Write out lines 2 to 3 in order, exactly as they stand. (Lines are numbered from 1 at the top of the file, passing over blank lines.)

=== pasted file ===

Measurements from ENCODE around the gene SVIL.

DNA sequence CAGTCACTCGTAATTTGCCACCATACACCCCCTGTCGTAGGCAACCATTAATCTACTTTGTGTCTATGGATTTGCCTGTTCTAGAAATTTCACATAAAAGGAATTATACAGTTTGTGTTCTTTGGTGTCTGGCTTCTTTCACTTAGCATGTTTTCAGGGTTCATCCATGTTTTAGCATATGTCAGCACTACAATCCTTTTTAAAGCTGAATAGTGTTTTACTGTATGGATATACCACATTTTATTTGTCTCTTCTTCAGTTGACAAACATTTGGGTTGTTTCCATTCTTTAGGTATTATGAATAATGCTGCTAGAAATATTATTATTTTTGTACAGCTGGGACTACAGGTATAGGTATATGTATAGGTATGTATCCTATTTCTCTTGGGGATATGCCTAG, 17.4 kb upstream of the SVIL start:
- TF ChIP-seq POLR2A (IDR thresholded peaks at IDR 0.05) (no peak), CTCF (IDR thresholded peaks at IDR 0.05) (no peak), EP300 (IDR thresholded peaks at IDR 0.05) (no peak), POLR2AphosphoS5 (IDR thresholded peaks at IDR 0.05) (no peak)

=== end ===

DNA sequence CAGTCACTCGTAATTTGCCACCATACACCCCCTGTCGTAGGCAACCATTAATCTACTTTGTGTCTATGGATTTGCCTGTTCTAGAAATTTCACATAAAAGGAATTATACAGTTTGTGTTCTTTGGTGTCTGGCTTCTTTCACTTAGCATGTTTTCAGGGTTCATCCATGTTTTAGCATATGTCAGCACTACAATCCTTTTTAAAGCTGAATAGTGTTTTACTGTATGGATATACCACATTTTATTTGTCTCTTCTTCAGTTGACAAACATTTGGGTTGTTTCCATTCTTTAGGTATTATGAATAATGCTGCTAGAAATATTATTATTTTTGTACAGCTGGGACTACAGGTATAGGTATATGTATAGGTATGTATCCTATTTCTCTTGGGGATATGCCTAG, 17.4 kb upstream of the SVIL start:
- TF ChIP-seq POLR2A (IDR thresholded peaks at IDR 0.05) (no peak), CTCF (IDR thresholded peaks at IDR 0.05) (no peak), EP300 (IDR thresholded peaks at IDR 0.05) (no peak), POLR2AphosphoS5 (IDR thresholded peaks at IDR 0.05) (no peak)